Baltimore: On the Cusp of a Catastrophe?

By Stephen J.K. Walters, Ph.D.

Suddenly it’s 2020, which means… census time!  Exciting if you’re a numbers nerd like me, probably boring to most.  For Baltimoreans, though, there’s a crucial question:  what if this census reveals that people continue to flee the city?  The last inter-census estimate in 2018 had us at 602,495, the lowest count in over a century.  What if things get worse?

This question moved to the front burner when the intrepid nerds at Truth in Accounting dropped their latest report on the Financial State of the Cities.  The news is not good for Baltimore:  of 75 ranked cities, we place 66th and earn a barely-passing D grade.

Our problem is that we’ve made a lot of expensive promises and lack the dough to honor them.  Specifically, the accountants calculate we owe about $3.5 billion more than we’ve got in reliable revenue streams.  The largest part of that tally stems from unfunded pension liabilities ($1.9 billion) and retiree health benefits ($862.1 million).  The total burden comes to about $16,000 per taxpayer.

Bad, yes.  But note:  the aforementioned costs are, unfortunately, “fixed.”  These are payments for things that will not buy us safer streets or better schools – they’re costs of services rendered in the past.  What’s more, we can’t reduce them as folks leave town.  We can’t call up the retirees and say “we’re cutting your pension benefits by 20% ‘cause… not enough taxpayers.  Oh, and don’t count on us paying your doctor bills anymore.”  Can’t happen.

So as people flee, we’ll divide those fixed costs among fewer payers, making the burden heavier for each… and likely tempting more taxpayers to flee before things get really awful.  In fact, there are signs that flight is already reducing demand for city property and shrinking its tax base:  over the last decade, the real, inflation-adjusted assessed value of property in Baltimore has fallen 6%.

But now Maryland legislators – urged on by the city’s delegation – are planning to saddle Baltimore with an additional $330 million annual contribution to its school budget thanks to the Kirwan education “blueprint.”  Adding to operating costs when your customer base and revenue sources are dwindling seems risky.  But since the plan will mandate putting lots more teachers and bureaucrats on the public payroll at much higher salaries – the key goals of its union cheerleaders, after all – and since all that will lead to enormous long-term pension and retirement obligations, it sails past risky to irresponsible.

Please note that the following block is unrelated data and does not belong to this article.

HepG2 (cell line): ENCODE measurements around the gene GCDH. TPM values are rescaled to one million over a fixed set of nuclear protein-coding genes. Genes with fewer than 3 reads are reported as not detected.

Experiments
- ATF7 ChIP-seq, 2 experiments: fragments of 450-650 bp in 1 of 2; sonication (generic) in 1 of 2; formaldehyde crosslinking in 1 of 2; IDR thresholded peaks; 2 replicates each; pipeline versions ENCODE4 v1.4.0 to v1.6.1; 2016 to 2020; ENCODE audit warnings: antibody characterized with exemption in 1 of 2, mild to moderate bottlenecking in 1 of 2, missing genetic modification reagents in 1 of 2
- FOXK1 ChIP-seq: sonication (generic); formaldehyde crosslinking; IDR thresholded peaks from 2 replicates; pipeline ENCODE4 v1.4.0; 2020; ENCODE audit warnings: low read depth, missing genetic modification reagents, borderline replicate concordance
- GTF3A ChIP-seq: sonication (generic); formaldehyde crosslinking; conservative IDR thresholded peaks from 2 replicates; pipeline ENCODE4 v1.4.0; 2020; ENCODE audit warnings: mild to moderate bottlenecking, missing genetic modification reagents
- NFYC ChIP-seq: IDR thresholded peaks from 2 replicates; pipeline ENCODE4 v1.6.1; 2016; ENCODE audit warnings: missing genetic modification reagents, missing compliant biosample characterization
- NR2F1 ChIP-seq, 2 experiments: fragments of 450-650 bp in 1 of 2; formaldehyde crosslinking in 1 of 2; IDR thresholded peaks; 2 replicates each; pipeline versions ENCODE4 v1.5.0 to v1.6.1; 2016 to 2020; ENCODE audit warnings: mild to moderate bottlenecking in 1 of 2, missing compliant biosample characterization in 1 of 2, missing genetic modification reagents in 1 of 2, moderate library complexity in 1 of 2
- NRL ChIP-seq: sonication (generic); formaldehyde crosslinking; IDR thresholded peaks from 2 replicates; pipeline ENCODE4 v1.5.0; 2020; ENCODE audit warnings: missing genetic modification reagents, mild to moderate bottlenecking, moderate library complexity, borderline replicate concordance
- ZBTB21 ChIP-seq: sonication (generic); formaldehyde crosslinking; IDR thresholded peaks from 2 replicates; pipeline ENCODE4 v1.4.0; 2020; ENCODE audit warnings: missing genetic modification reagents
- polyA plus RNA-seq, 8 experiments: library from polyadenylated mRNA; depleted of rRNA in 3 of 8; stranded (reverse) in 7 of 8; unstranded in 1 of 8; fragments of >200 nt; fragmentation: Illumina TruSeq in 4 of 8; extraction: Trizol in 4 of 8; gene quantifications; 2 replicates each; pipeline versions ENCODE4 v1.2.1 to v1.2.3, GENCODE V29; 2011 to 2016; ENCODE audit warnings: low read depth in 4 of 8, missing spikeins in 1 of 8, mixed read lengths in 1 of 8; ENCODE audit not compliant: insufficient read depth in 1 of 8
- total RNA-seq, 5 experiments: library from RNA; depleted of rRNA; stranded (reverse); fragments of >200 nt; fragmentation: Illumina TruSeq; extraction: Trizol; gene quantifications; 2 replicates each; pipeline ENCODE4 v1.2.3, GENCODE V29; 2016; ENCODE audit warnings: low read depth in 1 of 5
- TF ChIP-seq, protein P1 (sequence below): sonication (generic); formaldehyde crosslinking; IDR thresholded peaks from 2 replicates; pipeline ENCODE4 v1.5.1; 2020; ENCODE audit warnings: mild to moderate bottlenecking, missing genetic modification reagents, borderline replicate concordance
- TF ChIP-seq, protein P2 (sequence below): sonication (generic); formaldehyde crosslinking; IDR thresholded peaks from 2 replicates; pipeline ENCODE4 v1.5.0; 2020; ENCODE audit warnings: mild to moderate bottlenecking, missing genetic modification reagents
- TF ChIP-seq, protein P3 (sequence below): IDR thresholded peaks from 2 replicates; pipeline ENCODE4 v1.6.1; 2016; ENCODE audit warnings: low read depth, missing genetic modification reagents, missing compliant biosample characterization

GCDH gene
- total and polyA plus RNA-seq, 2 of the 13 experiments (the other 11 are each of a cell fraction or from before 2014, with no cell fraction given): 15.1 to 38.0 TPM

So Job #1 in Baltimore must be:  win people back; attract taxpayers.

Those focused on today’s headlines and the city’s tragic homicide rate will say “that’s why we need to lick the crime problem before we do anything else.”

No.  We need to get to work licking the crime problem at the same time we do something else – which involves rescuing the city’s economy from stagnation and making it attractive to residents and employers.

Baltimore has been losing population and jobs for seven straight decades, during which crime has had its ups and downs.  The constant – the thing that has always been working to repel people and investors over that time – is the city’s non-competitive tax rate, double that of any nearby jurisdiction.

That simply has to change.  A competitive tax rate is not an option but rather a necessary (though not, of course, sufficient) condition to stop the city’s hemorrhaging of population and set it on a proper course. 

For a long time, we at the Maryland Public Policy Institute have been recommending a concrete plan to make Baltimore’s tax rate competitive.  History makes clear:  cities that see the light and become competitive on taxes – from San Francisco with Prop 13 in 1978, to Boston with Prop 2 ½ in 1980, to Washington, D.C. with its Tax Parity Act in 1999 – reverse their declines and grow and prosper.

If you think Baltimore can thrive without becoming tax-competitive, you’re fooling yourself.  If you think the city can’t afford to do so, you’ve got things exactly backward:  it can’t afford not to do so.  And the longer we delay and the more who flee, the harder it’s going to be to pull out of what is looking very much like a death spiral.

Stephen J.K. Walters is the author of Boom Towns: Restoring the Urban American Dream and chief economist at the Maryland Public Policy Institute. Email him at swalters@loyola.edu.


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  • Matthew Johnson
    published this page in Newsletter 2020-02-07 09:41:41 -0500
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